Mesmeric Mancunian metallers Pijn are premiering their new album Loss exclusively with Metal Hammer.
Due for release on Friday October 26, via Holy Roar Records, Loss is the band's debut full-length album, and the follow-up to 2017's Floodlit EP.
The album tries to capture the emotions associated with Loss throughout its 60-minute runtime, from the crushingly heavy riffs and desolate instrumentals, much of the inspiration was provided by the band's fans in the form of letters and audio clips. It's a deeply personal and inherently bleak record, but one that also offers hope in the darkness.
Pijn guitarist Joe Clayton dives deeper into the album, exploring each ode to loss below.
"Denial was the very last piece of music we wrote before recording the album; which is kind of interesting that it ended up as the ‘lead’ single. In fact, we put the finishing touches to the arrangement on the very first day of drum tracking. The whole piece hangs around a repeating klezmer-inspired melody that developed after playing a show with Constellation Records’ wonderful Jessica Moss. We wanted to write something that was punishing, immediate, and fairly brief – at least for us!"
"By far, Detach was the most difficult song for us to write, and features the most experimental recordings and processing work. We knew we wanted to feature vocals heavily, because we’ve never really ‘sung’ before, taking inspiration from electronic geniuses like Björk and Imogen Heap. Hopefully it sets the tone of the album nicely; a slow disco dirge for the end times."
"We wanted to finish the first side of the album with a piece of music that’s been a staple of our live sets since our first-ever show. It began life as a bluesy, almost film noir feeling shuffle, and somehow has transformed into this lumbering, aggressive thing. We try to use odd time signatures in a way that feels organic rather than showboating, and hopefully that lends an uneasy, drunken feeling to the song’s finish."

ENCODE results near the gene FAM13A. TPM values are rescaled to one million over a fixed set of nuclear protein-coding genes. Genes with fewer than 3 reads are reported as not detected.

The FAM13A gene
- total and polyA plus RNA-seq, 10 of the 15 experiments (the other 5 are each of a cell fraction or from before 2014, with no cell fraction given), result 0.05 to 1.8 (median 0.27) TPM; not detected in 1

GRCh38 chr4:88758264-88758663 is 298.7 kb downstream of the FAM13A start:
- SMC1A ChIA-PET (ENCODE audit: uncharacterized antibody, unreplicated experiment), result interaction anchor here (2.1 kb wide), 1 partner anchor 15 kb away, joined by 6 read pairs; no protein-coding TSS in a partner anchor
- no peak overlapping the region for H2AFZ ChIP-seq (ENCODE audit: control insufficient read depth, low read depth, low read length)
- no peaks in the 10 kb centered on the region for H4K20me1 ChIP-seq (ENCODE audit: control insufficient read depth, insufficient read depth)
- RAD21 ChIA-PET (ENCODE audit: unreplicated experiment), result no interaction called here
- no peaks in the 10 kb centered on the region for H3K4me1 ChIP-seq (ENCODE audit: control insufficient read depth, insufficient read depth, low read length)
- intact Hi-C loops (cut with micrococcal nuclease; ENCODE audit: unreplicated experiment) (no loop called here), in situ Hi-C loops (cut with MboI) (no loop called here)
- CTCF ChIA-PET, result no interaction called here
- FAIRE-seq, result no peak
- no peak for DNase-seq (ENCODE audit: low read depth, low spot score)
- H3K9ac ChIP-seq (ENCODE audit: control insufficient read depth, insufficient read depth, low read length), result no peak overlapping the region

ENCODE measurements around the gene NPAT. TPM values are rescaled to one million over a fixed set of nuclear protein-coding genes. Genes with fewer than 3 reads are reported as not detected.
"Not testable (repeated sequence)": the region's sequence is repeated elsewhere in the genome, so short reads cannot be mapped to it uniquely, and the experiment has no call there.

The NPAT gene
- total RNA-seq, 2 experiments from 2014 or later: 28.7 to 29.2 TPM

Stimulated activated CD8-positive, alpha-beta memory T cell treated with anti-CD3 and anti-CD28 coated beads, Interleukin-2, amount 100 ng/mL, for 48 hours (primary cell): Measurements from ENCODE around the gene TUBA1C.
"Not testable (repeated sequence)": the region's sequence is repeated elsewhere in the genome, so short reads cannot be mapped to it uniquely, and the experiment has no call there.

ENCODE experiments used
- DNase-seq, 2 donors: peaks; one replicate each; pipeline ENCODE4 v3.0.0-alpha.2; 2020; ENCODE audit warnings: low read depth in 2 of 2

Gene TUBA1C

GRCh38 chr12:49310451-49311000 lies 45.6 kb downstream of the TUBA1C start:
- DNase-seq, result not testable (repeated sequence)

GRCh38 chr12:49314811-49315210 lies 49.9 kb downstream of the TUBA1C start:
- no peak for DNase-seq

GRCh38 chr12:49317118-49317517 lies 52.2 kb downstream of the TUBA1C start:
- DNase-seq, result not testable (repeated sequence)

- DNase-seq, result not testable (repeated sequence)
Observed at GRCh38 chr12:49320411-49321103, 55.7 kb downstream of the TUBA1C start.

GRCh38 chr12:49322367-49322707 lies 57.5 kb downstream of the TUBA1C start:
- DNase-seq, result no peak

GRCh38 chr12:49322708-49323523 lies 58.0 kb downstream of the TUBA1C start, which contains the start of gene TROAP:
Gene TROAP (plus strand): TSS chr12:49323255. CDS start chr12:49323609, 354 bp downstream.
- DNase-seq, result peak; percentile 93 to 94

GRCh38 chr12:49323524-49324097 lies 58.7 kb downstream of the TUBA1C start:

"Blanch might be the most divisive track on the album – we didn’t let ourselves get particularly heavy or dark, instead sitting on this hypnotic, awkward groove. When our guitarist Joe first wrote the main ‘riff’, none of us could understand how the hell it was supposed to work. In the end, it’s become a weird favourite, not least because we recorded drums at the bottom of a stairwell and used a sample from a gig in the 60’s as ‘vocals’."
"Blush hopefully captures all our different sides in a compact, flowing way – four different movements and moods, building through all the different emotions that we try to force out through our music. The closing string and lapsteel harmonies finish off the first disc of the record in a really satisfying way for us."
"We knew from the outset that we wanted to write a long piece that took up an entire LP side. And it needed to sit as the centrepiece of the record – repeating melodies from earlier in the album, using all the strange elements that we’d used elsewhere, like sampling and double tracking drums. The Hans Zimmer Inception bass tone that comes early in the track is probably our favourite sound on the album – it sums up Pijn pretty well. Loud, long-winded and aggressively bleak."
"This is another song that began life in a radically different way – originally it was a downtuned, Genghis Tron-inspired electronic dirge, all sharp angles and teeth. In the end, the majority of the performances for Squalor were largely improvised first takes. We wanted to capture some of the ‘broken-ness’ of the album recording process – we blew up four amplifiers, played on busted old resonators, and quietly captured takes while babies slept in the next room."
Squalor, much like Distress, has been a part of our live shows for quite a long time – we’ve really wrestled with the composition and tried to find the right feeling for the song. There used to be a loud, abrasive ending to the piece that we eventually killed – now it gives us a chance to end the album on an uncomfortable, drawn-out moment of reflection. When we play this song live, the audience often doesn’t know quite how to react, when to clap, or whether to stay quiet. Maybe they just hate it, which is fun.
Pijn release Loss on October 26. It is available to pre-order now (opens in new tab).